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PowerPoint 3

by: Brittany Woody

PowerPoint 3 PSB4504

Brittany Woody

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Inclues lecture notes and PowerPoint information for cellular mechanisms PowerPoint.
Developmental Psychobiology
Dr. Donald J. Stehouwer
Class Notes
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This 9 page Class Notes was uploaded by Brittany Woody on Sunday January 31, 2016. The Class Notes belongs to PSB4504 at University of Florida taught by Dr. Donald J. Stehouwer in Spring 2016. Since its upload, it has received 20 views.

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Date Created: 01/31/16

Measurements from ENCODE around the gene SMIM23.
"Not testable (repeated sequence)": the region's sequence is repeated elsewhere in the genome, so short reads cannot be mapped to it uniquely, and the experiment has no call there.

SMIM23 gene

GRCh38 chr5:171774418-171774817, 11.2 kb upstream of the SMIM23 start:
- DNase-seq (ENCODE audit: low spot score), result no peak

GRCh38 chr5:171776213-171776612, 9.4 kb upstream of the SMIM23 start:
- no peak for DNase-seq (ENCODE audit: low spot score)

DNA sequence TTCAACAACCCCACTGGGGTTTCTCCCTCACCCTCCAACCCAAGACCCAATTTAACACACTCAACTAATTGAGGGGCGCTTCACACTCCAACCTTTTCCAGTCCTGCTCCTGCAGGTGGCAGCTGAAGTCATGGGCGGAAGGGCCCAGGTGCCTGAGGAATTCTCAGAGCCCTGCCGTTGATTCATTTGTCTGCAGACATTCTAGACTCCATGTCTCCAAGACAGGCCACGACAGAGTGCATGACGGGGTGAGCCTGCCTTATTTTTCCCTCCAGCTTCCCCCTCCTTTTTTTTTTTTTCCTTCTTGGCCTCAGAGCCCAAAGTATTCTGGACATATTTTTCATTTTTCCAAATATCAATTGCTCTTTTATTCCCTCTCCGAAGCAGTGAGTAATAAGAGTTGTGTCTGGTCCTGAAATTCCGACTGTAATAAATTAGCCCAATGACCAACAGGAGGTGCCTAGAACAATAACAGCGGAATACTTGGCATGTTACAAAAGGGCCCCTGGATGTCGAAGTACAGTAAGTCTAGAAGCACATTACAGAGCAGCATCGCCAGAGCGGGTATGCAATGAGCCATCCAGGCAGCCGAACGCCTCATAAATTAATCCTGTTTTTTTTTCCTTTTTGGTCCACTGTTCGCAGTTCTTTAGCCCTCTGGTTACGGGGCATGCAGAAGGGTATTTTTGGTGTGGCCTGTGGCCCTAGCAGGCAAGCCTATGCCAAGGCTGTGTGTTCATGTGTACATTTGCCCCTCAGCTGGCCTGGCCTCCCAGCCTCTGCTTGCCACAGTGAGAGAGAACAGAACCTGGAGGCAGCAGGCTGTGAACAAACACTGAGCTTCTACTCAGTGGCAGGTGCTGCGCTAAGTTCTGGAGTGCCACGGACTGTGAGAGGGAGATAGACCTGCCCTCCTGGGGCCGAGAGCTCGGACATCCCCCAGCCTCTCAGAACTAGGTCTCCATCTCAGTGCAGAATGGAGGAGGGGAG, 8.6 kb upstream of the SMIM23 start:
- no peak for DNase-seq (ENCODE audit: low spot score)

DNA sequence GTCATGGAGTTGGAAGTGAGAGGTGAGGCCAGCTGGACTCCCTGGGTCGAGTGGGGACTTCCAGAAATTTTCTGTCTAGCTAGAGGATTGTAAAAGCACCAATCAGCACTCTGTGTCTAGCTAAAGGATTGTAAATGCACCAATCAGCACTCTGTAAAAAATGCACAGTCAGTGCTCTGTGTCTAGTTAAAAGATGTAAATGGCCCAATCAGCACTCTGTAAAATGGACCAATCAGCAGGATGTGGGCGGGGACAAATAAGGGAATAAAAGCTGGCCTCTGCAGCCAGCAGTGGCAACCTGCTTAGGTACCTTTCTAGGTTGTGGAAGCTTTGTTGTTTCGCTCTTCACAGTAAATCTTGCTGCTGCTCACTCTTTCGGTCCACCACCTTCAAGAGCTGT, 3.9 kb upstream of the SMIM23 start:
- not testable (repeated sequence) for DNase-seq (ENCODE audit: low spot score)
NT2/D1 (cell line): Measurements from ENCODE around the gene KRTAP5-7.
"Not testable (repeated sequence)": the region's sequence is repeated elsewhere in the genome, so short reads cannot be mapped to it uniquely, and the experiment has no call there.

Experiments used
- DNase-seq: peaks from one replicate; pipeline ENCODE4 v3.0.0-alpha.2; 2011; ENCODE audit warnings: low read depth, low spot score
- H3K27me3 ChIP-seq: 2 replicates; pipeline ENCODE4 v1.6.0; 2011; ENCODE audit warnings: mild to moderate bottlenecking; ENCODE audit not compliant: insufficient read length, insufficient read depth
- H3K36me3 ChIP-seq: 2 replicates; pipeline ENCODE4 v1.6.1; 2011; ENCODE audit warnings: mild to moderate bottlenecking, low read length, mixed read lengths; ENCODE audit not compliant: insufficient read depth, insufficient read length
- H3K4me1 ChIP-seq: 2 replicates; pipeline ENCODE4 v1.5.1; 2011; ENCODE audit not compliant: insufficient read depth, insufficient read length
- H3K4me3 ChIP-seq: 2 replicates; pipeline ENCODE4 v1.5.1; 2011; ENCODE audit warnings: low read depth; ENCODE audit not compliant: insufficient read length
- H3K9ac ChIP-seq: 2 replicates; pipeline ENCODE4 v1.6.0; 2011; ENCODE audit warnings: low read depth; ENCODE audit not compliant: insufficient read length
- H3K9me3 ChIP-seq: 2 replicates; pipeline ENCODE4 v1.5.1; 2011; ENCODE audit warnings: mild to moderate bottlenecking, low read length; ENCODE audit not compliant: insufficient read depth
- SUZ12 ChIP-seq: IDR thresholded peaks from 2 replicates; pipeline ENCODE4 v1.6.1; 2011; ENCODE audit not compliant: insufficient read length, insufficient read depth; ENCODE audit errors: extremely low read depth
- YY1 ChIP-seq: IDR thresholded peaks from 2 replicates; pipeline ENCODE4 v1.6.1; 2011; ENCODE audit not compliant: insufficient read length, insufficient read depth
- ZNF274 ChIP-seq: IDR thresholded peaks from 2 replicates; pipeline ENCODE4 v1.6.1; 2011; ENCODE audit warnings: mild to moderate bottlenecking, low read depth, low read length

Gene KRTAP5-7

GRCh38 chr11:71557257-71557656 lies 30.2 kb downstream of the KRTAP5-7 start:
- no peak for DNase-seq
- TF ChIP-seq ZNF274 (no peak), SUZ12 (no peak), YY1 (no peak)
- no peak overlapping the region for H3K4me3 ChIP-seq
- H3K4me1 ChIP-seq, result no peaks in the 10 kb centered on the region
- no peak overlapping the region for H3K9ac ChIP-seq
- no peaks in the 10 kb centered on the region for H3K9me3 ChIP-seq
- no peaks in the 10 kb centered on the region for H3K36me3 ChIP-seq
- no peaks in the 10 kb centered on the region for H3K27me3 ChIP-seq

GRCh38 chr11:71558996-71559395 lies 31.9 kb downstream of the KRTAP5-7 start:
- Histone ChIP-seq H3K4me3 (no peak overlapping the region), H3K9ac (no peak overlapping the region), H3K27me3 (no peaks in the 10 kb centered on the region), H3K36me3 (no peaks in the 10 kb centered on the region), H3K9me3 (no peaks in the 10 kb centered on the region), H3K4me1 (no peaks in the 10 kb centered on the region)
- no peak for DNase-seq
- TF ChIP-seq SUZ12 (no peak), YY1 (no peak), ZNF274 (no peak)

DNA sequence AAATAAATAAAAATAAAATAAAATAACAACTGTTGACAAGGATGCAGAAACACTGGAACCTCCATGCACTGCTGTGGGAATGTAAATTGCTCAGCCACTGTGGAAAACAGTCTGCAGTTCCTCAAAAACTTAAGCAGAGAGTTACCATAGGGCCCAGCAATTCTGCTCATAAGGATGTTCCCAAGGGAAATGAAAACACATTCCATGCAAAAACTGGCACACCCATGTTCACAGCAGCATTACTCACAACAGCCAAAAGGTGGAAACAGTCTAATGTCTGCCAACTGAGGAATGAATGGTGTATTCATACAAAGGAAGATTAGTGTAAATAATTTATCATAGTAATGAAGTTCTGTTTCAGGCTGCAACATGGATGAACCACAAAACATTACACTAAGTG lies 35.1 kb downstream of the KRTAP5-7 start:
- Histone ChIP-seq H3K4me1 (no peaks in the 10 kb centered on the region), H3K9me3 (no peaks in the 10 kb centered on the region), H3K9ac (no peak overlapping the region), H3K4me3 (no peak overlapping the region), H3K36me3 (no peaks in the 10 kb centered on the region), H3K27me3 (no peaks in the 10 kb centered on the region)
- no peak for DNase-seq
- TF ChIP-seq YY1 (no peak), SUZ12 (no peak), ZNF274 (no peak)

Wednesday, January 20, 2016 PowerPoint 3 Development of the CNS: Cellular Mechanisms - Axons must find their way to their targets, recognize and respond to midline of the body, recognize like-axons (form bundles), leave pathways, form topographical map, form synapses, match to target sizes - Sciatic nerve is a bundle of nerves in the lower back; as the bundle continues down the legs axons split off from the main trunk - Two classes of chemical factors: may be substrate-bound (membrane bound) or diffusible substances (free in extracellular fluid; form chemical gradients); chemicals can act as both neurotrophins and neurotropins • Neurotropins: guidance cues; lead axon to target • Neurotrophins: nourishing factors; growth and well-being of neuron - Physical, electrical, and temporal variables also play roles in axon guidance and formation of connection • Physical cue: nerves follow blood vessels • Temporal cue: order in which structures grow - Chemical cues are more directly gene products than other variables (easier to study) - Neuroblasts are apolar neurons - Neuron first forms many minor processes, one grows to become axon; no differentiation about destined axon to other processes - If an axon is cut, another minor process (dendrite) will grow to become an axon - Contact guidance: mechanical and substrate bound neurotropins; lend a directional component to the axon - Diffusible substances: AKA chemotaxis or chemotropism; attraction to certain chemicals - Guideposts: lead neurons - Timing: order in which neurons are born and axons grow - Galvanotaxis: electrical guidance 1 Wednesday, January 20, 2016 - Axons in early development do not have terminals; they have growth cones: critical for extension of axons; growth cone leads axon to its destination - Growth cone have filopodia (extentions of growth cone) and lamellopodia (valleys in growth cone); form “fingers” that stick to substrates to pull axon forward to grow - Paul Weiss (1920s) described growing axons; demonstrated axons cannot be pushed forward by cell body, must be pulled forward (by growth cone); he grew neurons in petri dishes and the axons grew along scratches in dish - Filopodia feel for something adhesive (a substrate) to grab to and pull growth cone forward; some substrates are more adhesive for certain neurons - Growth cone may split into two directions (common at the midline) and one will eventually retract to join the other; growth cone selects which direction to go in by gradients, substances secreted, stickiness of substrates, etc - Guidepost: diffusible or bound; highly localized, near target; no chemical gradient - Contact guidance: substrate adhesion - Chemoaffinity (attraction to chemical) and chemorepulsion (repulsion from chemical) - Sticky surfaces preferred are by axons - Growth cone collapses when it reaches its target (first step of neurogenesis) - Rita Levi-Montalcini was the first to hypothesize the existence of neurotropic and neurotrophic factors (1949); dubbed the neurotrophic factor she discovered “nerve growth factor” (NGF) - NGF acts on neural crest cells and central cholinergic cells. For 35 years, the only known neurotrophin/ neurotropin. NGF is now known to be only one of many diffusible tropic and trophic factors. Growth cones may respond either with positive chemotaxis (attraction) or negative chemotaxis (repulsion) - “hemmed in”: repulsion on two sides forcing the neuron to stay between them - NCAMs: attract other neurons, “Nerve Cell Adhesion Molecules”, homophilic (attracted to similar neurons) - Polysialic acid: contact repellent neuron; glycoprotein interferes with adhesion of NCAMs; allows neuron to continuing growing 2 Wednesday, January 20, 2016 - Netrins: diffusible and membrane bound; expressed at midline; can attract or repel on the same axon depending on receptor expressed by growth cone (Attract at DCC receptor; repellent at UNC receptor); from Sanskrit “to guide” - Semaphorins and slits: studied at midline; from Greek “sign-bearer” - Guidepost Theory: there is a series of discrete intermediate targets between neuron cell body and its target tissue; must encounter each target to stay on track; filopodium comes in contact with guidepost cell; guidepost cell also alters expression of genes in the neuron so that different receptors are expressed in preparation for the next guidepost cell - Pioneer neurons: first to traverse a pathway; their axons have a unique ability to “read” guidance cues; other neurons are follower neurons, do not have the ability to read guide cues; if pioneer neuron is destroyed, the others will not find their way to the target cell - Control of decussations at the midline: chemorepulsion: roof plate releases repulsion cues; floor plate releases attractive cues; axons are attracted to the midline - Singular cortex neurons are pioneer neurons for the corpus callosum - Glial wedges and sling cells “hem in” to prevent neurons from crossing the midline - Acallosal: do not have corpus callosum; cells do not cross over midline of the body; acallosal mice were given a glial sling and neurons were able to cross the midline - Slightly fewer than half of retinal neurons cross over midline in humans - Changes in gene expression for netrin and slit receptors mediate behavior of the growth cone at the midline; after a neuron crosses the midline, repulsive receptors are expressed so that it continues to move away from the midline - DCC: attractive receptor for netrin1; “Deleted in Colorectal Cancer”; a tumor- suppressing gene and its product - UNC5: repulsive receptor for netrin1 - Robo: silences DCC attractive receptors while axons are crossing midline; “roundabout” 3 Wednesday, January 20, 2016 - Topographical mapping: • Marcus Jacobson: neuroembryologist; tried to identify fate maps in developing nervous systems; describe topographical mapping and did early experiments; did work on frogs • Roger Sperry: psychologist; did work on mammals - If you rotate a frogs eye 180 degrees (severing optic nerve), the optic nerve will regenerate; with the regenerated eye, the frogs prey catching behavior is inverted; vision is rotated 180 degrees; same results with any degree of rotation - Chemoaffinity hypothesis: there is a matching of chemical signals between eye and optic tectum of frog (analogous to superior colliculus in mammals); thought that axons regrew in new rotated eye back to original myelin sheath so that eye sight would still the same, but the axons grew directly to tectum, inverting their eye sight • found that chemoaffinity works as repulsion; lower number of receptors, more ligands; repelled from the wrong target instead of being attracted to correct target - Frogs gain optic neurons in a circular fashion but tectal neurons are in a crescent shape, but can maintain topographical map • desyanpses: synapses are broken and form new synapses • synapses shift as more cells grow to maintain topographical map human topographical map for hearing shifts as we develop and our head shape • changes - In somatosensory cortex, there is a topographical map of our body; map changes throughout life; can change map within hours through training - Silent synapses: not normally active but present; can be activated if they are needed - RGC Specification: Jacobson rotated the eyes of tadpoles before retinal ganglion were established • behavioral responses were reversed if done after stage 31 in development • behavior was normal if done before stage 28 • if done at stage 30, dorsal-ventral responses were normal but anterior posterior behaviors were revered 4 Wednesday, January 20, 2016 • concluded that anterior-posterior were established between sage 28 and 30; each axis is developed independently and at slightly different time - If an eye in one stage was placed in an embryo of a different frog, it was the stage of development that the eye was in that determined the outcome (not the stage that the new frog was in); eye determines outcome even if placed somewhere else in the frog (did experiments by putting eyes in the frog’s tail) - Galvanotaxis/ Neurobiotaxis: electrical guidance; currents in the embryo can be directly measured to determine rostral-caudal direction - Neurotrophins: nourish neurons apoptosis: “programmed” cell death • • axon retraction: elimination of transient collaterals • synapse elimination: reduction in synaptic arborization - Apoptosis: cell shrinkage, nuclear fragmentation, chromatin condensation, chromosomal DNA fragmentation, involution of the cell • one regulator of apoptosis is concentration of Ca2+ in cell - Necrosis: cell swelling, chromatin digestion, disruption of cell membrane and organelle membranes, DNA hydrolysis, vacuolation of ER, organelle breakdown, lysis, inflammation due to release of cell contents - NGF in TrkA is lost in Alzheimer’s; “nerve growth factor” - TrkC: parasympathetic nervous system - Neurotrophins are synthesized then processed by protease cleavage to generate the mature, processed ligands. All the unprocessed neurotrophins bind with high affinity to the P75 receptor - P75 is death receptor; stimulation initiates apoptosis - One theory: Autophosphorylating: NGF phosphorylates TrkA receptors and a domino effect continues stimulation from growth cone to the cell body - Second theory: Retrograde effector: local signals emanating from Trk receptors in distal axons are themselves propagated to the cell bodies where they promote activation of cell body-associated Trk and consequently cell survival 5 Wednesday, January 20, 2016 - Effect of target size manipulation on neuronal population: can be regulated by trophic factors; more neurons than are needed are present initially; larger target sizes have larger neuronal populations - Axon retraction: selective loss of an axon collateral; requires that the neuron has multiple targets, each of which provides essential trophic factors; loss of any single target is insufficient to cause cell death; the remaining trophic factors from remaining targets is adequate to assure cell survival - Ipsilateral track in spinal cord is withdrawn; contralateral track maintains - Axon retraction is distinguished from withdrawal of processes of axons of growing neurons; axon retraction is restricted to withdrawal after functional synapses have been made; details poorly understood, but as with cell death, is thought to be mediated by neurotrophic interactions between the neuron and its target; electrical mechanisms may also contribute - Transient collaterals may serve functions other than information processing: • ipsilateral corticospinal tract • visuo-spinal projections - Synapse elimination: the rule when a neuron has multiple targets and is in competition with other neurons; the principal function of synapse elimination is refinement of pattern of innervation (fire together wire together); apoptosis results when a neuron is totally (or nearly so) deprived of its target; the principal function of apoptosis is the regulation of neuronal number - Neonatal muscle fibers have many neurons connected to them; they are eliminated so that each muscle fiber is only connected to one neuron; each post-ganglionic cell receives information from only one pre-ganglionic cell after excess connections are eliminated - Inhibitory synapses: increasing Cl- concentration would lower Cl- potential; when Cl- channels are opened, it would become excitatory instead of inhibitory; therefore GABA is excitatory in new cells (inhibitory in older cells) - Activity-dependent ACh receptor clustering: receptors cluster under receptor that received the most ACh - In synapse elimination: • Trophic factor: secreted by target; de-synapsis following axotomy (loss of axon) 6 Wednesday, January 20, 2016 • NO: nitric oxide: retrograde messenger; activates presynaptic 2nd messengers • Presynaptic Ca+ acts with trophic factor - Ca2+ / Caherin: adhesion - Ca2+/ Calmodulin: presynaptic differentiation into mature synapse in the presence of trophic factors - Synaptogenesis: “Ready, set, go” hypothesis 1. Guidance to target; trophic factors, diffusible and bound 2. Synaptic priming: once axon reaches target, secretion of priming factors by target cells and surrounding glia; growth cone collapse, adhesion; “ready” 3. Induction: synaptic specializations by other NCAMs (neural cell adhesion molecules); pre- and post- synaptic; “set” 4. Synapses begin rudimentary function; before maturity; “go” 5. Stabilization/ destabilization: maintaining or not maintaining synapse (based on activity) - Specification: “labeling” of cell’s identity; for example, position of RCGs in retina; Jacobson’s work - Recognition: ligand/receptor interactions; attractive or repulsive; for example, RGC to optic tectum • Miner’s skin rotations in amphibians: rotated skin on tadpoles; flipped dorsal and ventral skin; dorsal skin was white, ventral was green, opposite of normal frog; if you put acetic acid on a frogs skin, frogs are expected to wipe it off; after skin was rotated, the frogs still wiped on the correct side; once frogs grew more, the response switched to wiping the wrong side of the skin; Miner suggested cells become labeled by periphery; sensory neurons that used to innervate belly now innervate back skin and vice versa; periphery alters central connectivity - Induction: axon induces differentiation of target • barrel fields: whiskers of a rodent, cat, dog, etc are organized in a way specific to that species; cortex contains “barrels” for whiskers; if whiskers are removed (cut or immobilized), the respective barrels disappear; barrels depend on stimulation of whiskers; cortical organization is determined by sensory input 7 Wednesday, January 20, 2016 • taste cells: nerve ending grows and causes differentiation of cells; different axons induce different taste cells; sweet vs. salty; axons were severed between CN 7 and salt receptor, and CN 9 and sweet receptors; experiment crossed these axons so that 7 innervated sweet receptors and CN 9 innervated salty; CN 9 induced salt receptors and CN 7 induced sweet receptors; tissue determines type of receptor, not CN; switching cranial nerve connectivity did not change the type of taste bud that resulted • Herbst and Gandry corpuscles: found in beaks of birds; experimenters took beak skin and transplanted it into flank (back) of chick; beak skin was innervated by the spine, and corpuscles formed instead of peripheral cells; location of the tissue did not change the type of cells that resulted - Sensory layers in brain have large input layers and thin output layers; motor layers have thin input areas and large output layers - Garraghty experimented on ferrets because they are still immature when they are born; experiment eliminated some targets for lateral geniculate nucleus; ablated superior colliculus; lateral geniculate nucleus, superior colliculus, and inferior colliculus became smaller; retinal ganglion went to MGN instead of SC; MGN receives information from retina instead of inferior colliculus • MGN reacted to light instead of auditory information in new organization; animals could see with auditory cortex; visual resolution wasn’t as good as normal ferrets, but was still good; orientation columns formed in the auditory cortex; auditory cortex became organized in a way typical of visual cortex, with two dimensions instead of one, like a normal auditory cortex - Timing: first introduced by Paul Weiss as a mechanism to explain orderly innervation of target • innervation of muscles by spinal motoneurons as topographical in limb-innervating segments; if muscles are moved, the nerves will still innervate the first muscle available in orderly fashion • rostral to caudal motoneurons innervate proximal to distal muscles; mapping is maintained even after limb segment substitutions, additions, reversals, or transpositions; chicks with legs and wings switched flapped legs (like wings) and moved wings like legs; spinal cords were reversed in chicks and got the same result (movements were reversed) 8 Wednesday, January 20, 2016 • supernumerary limbs: extra limbs moved near the original limb; show “homotypic” (similar) responses if innervated by lumbar segments; if placed too far from original limb sight, do not “reprogram” thoracic segments 9